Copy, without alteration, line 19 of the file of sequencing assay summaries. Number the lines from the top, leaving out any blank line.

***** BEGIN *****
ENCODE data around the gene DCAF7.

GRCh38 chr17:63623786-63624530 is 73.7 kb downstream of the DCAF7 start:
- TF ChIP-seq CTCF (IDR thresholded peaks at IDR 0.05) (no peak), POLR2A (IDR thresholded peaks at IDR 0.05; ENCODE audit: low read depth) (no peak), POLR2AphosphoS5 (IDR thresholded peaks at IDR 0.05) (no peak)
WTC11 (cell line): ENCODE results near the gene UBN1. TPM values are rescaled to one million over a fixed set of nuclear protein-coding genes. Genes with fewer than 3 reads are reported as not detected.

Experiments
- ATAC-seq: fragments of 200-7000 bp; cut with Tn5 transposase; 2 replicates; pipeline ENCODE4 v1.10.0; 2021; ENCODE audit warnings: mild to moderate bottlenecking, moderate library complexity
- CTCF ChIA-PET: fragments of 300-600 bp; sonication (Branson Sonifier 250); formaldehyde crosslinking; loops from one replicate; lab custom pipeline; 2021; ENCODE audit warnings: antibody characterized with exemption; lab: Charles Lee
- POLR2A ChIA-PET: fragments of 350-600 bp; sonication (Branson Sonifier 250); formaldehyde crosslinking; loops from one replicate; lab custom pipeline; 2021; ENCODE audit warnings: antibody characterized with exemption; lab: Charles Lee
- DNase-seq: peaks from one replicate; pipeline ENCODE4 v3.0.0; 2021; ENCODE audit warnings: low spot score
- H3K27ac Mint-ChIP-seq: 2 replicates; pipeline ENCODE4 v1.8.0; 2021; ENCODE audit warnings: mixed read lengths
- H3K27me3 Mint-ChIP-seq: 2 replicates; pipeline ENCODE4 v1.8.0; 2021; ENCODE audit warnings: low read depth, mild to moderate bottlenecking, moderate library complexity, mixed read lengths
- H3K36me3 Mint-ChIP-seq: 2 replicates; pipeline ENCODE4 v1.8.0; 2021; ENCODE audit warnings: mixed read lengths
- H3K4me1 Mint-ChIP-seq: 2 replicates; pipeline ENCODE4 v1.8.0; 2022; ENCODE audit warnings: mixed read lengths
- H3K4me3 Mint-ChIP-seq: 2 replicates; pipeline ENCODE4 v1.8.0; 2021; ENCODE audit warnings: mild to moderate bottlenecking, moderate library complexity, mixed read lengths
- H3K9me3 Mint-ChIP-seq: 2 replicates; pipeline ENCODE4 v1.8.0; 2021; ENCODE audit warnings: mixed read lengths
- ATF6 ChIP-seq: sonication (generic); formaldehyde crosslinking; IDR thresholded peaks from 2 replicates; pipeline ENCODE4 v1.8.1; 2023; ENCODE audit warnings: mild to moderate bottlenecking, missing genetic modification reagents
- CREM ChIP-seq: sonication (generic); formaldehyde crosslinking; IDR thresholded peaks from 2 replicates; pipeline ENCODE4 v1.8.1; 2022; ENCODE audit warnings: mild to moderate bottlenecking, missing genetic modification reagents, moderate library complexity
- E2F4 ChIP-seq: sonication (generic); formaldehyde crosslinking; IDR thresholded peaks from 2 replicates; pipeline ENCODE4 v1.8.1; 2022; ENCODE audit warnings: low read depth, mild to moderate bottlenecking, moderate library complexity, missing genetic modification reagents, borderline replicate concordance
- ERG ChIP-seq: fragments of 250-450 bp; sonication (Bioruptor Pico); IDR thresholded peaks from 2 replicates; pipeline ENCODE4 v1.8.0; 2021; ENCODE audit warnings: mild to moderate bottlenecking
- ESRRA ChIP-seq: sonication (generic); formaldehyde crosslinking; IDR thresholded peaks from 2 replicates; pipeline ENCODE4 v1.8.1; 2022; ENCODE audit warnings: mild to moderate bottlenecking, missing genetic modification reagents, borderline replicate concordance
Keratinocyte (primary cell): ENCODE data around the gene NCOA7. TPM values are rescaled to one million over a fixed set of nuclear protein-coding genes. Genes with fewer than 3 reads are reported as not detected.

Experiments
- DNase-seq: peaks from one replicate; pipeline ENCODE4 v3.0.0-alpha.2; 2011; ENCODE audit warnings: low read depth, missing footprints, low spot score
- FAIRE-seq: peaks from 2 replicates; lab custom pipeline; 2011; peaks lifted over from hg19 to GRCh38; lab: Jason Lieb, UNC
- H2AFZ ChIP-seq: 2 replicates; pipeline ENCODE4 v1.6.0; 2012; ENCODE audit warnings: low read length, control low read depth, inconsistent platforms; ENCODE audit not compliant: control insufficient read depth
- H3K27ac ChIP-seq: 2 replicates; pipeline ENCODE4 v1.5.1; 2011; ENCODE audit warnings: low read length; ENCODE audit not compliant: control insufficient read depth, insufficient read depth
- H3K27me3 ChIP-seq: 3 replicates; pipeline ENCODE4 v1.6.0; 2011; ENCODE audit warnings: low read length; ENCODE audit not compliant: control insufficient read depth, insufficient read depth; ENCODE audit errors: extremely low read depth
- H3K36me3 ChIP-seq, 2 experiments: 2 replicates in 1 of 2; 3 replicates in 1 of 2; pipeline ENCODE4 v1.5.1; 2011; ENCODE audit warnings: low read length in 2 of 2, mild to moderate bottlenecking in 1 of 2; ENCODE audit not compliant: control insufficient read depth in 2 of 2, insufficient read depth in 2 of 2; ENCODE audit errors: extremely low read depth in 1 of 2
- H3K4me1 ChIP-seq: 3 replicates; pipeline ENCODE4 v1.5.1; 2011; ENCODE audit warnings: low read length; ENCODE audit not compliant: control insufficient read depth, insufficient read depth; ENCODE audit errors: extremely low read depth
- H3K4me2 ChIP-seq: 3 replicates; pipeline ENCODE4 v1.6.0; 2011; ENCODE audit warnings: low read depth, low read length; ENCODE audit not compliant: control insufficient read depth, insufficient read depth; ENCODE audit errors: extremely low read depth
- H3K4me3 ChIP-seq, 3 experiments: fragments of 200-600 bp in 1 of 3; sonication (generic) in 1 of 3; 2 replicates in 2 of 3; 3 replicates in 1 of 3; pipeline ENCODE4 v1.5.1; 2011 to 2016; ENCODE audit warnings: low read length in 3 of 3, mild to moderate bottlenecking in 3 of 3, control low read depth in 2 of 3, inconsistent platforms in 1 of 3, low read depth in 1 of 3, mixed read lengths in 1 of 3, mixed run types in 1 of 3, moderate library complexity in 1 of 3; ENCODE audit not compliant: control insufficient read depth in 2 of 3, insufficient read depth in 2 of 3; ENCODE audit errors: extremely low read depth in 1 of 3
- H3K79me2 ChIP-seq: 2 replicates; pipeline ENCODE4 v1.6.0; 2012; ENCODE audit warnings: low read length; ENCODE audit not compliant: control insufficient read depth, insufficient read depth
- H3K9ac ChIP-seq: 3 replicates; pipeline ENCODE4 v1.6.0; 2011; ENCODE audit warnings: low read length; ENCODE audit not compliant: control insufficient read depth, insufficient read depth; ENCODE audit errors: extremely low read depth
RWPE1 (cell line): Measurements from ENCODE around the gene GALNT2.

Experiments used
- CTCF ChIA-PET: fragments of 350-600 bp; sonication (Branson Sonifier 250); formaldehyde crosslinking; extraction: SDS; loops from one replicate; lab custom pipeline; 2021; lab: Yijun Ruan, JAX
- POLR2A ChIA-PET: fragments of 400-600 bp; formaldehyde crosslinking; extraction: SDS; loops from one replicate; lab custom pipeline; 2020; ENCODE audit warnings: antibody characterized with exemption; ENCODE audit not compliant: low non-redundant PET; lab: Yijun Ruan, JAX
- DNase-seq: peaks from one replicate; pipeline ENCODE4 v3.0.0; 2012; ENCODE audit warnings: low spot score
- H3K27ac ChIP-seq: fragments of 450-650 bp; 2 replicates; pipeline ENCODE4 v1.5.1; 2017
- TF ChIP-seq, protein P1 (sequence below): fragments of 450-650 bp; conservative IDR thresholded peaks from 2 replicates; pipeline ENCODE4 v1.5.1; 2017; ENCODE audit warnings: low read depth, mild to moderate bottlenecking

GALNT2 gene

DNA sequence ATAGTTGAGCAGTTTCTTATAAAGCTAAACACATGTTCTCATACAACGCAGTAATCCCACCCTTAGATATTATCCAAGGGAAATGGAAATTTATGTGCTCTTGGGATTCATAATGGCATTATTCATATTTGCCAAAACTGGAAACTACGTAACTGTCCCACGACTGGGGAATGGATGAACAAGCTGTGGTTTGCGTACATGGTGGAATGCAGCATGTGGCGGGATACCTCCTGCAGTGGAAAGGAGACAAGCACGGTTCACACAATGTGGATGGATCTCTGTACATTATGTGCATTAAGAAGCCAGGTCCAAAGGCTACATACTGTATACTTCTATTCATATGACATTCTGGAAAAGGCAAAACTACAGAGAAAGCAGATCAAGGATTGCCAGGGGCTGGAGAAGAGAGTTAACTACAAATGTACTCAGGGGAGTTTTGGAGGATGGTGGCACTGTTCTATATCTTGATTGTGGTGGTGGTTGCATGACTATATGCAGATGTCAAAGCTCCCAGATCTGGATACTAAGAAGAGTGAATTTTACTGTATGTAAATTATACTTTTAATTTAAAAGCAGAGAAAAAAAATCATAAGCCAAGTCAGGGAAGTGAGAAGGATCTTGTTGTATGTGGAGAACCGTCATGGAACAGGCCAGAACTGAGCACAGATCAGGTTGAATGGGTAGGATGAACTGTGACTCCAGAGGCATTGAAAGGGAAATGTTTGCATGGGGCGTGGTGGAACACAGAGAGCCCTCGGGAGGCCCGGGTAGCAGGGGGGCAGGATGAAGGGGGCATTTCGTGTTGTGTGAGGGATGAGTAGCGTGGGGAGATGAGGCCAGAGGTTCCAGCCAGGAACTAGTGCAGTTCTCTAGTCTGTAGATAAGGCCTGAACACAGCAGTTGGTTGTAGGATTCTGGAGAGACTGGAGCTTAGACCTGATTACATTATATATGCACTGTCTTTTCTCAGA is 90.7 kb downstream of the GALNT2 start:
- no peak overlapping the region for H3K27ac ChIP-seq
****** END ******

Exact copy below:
- ERG ChIP-seq: fragments of 250-450 bp; sonication (Bioruptor Pico); IDR thresholded peaks from 2 replicates; pipeline ENCODE4 v1.8.0; 2021; ENCODE audit warnings: mild to moderate bottlenecking